The constitution can be amended but it’s a lot of work of the kind that no one seems up to anymore.

                The democrats had 16 years to try to do something about the electoral college that bothers them so much and….. nuthin’!


              2. They are against the electoral college when it undermines their chances. When it’s on their side, I’m sure they love it. Idiots like me who love principles more than winning are few. 🙂

                Liked by 1 person

  2. Actually, the most interesting news out of Russia today isn’t the election. While I was channel-surfing this afternoon, I discovered that my satellite programming includes the English-language RT (“Russia Today”) channel.

    Do you know that the United States is providing chlorine gas to the anti-Assad rebels so they can use it to attack a Syrian city and then blame it on the Syrian Air Force? This will provide Trump with the excuse he wants to start an all-out war with Syria. (Even Rachel Maddow hasn’t come up with that news yet.)


    1. I totally recommend RT if you want a bunch of laughs. But only if you are strong enough to withstand the propaganda. And the crushing sense of disappointment when you hear your seemingly intelligent friends quote this stuff verbatim and insist it’s true.


  3. “I’m not. I think it should require effort in order to keep out the completely uninformed.”

    The irony of someone who gets his worldview from Breitbart writing this sentence.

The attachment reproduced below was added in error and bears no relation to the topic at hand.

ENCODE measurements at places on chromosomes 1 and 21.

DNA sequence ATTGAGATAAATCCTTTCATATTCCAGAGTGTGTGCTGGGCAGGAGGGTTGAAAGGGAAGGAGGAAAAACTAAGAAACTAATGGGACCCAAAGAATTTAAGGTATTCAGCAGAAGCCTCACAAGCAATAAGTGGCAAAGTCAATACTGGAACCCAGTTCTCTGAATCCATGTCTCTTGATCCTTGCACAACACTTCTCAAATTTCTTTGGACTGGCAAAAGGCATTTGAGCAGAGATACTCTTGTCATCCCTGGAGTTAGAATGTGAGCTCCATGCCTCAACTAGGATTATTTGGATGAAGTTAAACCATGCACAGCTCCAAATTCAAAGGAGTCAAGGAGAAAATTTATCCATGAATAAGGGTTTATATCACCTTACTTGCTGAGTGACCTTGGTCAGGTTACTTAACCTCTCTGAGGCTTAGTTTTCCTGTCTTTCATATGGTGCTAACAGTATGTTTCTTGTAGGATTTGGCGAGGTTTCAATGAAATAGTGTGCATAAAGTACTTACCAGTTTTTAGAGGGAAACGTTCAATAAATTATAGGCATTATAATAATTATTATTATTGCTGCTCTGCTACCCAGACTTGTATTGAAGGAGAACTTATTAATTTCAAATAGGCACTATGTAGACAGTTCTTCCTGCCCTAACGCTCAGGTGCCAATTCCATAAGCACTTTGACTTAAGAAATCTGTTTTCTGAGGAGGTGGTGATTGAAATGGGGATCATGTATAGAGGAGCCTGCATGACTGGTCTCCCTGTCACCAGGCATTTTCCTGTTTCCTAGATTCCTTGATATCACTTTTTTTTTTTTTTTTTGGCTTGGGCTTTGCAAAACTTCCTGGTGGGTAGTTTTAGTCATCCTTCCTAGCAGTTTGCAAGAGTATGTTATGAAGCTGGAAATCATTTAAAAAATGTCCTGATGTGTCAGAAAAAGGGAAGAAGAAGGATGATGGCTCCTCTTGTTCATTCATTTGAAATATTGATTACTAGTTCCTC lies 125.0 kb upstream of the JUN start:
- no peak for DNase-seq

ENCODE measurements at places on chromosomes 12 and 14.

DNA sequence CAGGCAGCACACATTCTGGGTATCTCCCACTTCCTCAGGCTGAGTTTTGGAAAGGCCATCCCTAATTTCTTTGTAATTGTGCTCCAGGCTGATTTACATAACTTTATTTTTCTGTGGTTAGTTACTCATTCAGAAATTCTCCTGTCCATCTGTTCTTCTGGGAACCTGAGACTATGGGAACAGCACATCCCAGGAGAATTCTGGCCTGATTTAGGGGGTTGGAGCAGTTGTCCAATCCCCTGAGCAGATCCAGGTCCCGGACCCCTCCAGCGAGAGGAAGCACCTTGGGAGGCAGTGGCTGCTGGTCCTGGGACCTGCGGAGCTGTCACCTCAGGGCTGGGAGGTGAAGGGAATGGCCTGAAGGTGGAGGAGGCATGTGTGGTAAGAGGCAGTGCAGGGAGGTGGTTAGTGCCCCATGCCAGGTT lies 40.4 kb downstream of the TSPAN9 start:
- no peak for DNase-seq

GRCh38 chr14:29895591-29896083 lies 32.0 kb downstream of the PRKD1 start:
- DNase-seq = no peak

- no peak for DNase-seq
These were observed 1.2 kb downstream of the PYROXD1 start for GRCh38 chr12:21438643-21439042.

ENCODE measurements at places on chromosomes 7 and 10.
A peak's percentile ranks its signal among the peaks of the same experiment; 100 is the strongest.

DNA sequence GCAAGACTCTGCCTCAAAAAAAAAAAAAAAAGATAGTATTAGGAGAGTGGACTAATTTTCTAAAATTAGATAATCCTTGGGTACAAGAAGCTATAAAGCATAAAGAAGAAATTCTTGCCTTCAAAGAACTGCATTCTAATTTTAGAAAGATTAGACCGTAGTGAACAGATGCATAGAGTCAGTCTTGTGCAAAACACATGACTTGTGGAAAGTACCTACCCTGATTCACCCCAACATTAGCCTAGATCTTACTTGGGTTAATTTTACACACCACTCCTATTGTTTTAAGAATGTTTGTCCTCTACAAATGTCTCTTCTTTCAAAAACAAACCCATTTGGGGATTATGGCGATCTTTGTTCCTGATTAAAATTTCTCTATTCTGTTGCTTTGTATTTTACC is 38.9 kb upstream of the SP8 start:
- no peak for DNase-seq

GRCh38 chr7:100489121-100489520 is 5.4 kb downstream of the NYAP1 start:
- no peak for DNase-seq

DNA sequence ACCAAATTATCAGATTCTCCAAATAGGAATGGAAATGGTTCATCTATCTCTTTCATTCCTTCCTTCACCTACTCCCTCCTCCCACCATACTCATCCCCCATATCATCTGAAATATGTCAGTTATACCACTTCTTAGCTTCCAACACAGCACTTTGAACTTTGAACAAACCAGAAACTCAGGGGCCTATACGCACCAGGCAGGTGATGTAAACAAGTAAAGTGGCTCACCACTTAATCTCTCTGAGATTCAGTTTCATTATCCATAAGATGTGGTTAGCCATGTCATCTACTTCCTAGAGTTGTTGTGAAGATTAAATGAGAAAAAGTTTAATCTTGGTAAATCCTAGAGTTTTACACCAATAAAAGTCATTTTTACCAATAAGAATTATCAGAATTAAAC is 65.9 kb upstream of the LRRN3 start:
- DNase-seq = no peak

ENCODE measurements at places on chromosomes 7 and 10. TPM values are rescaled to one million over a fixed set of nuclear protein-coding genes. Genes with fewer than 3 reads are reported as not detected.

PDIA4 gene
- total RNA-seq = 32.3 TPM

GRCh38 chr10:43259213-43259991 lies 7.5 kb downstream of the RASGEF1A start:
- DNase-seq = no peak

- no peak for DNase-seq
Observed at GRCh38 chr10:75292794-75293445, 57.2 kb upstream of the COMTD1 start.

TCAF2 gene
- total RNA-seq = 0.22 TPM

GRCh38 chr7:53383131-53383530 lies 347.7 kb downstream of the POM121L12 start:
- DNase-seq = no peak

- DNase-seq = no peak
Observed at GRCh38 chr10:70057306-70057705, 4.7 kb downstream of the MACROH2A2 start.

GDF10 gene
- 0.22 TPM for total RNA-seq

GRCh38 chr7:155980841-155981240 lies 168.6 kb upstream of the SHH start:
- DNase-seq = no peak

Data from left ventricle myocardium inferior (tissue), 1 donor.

“I realize that kind of test is unconstitutional (and would carry the taint from the morally reprehensible ‘literacy tests’ from the South)”

    “But I’ll still support the idea because trolling is the only pleasure I have ever known. ”


  4. Initially I thought this was in Illinois and I was horrified. I saw the woman in the foreground, in the grey coat and said: she has had as hard a life as a Russian would have had. In Illinois! And then I saw it was in Russia.


  5. Off-topic. This is how this country’s press uses its freedom.



      1. It’s just an example of how the U.S. Constitution’s First Amendment (which protects freedom of speech and of the press) allows partisan propagandists to write exaggerations and even outright lies about political figures without fear of government punishment, regardless of how outlandish is the political opinion expressed.

        Compare the “@60Minutes” nonsense to the gushing love-fests for Che Guevara over at The Nation Magazine, or Melissa McEwan’s savage hatred for any male political who disparages Hillary, or the vicious attacks on Mueller’s team by Trump loyalists.

        The beauty of the American system is that you can fight odious and false speech with contrasting speech that you consider truthful and honest — but with rare exceptions, you can’t use government laws to shut the opposing view down.

        So in the free light of day, readers/audiences get to hear both sides, and make up their own minds.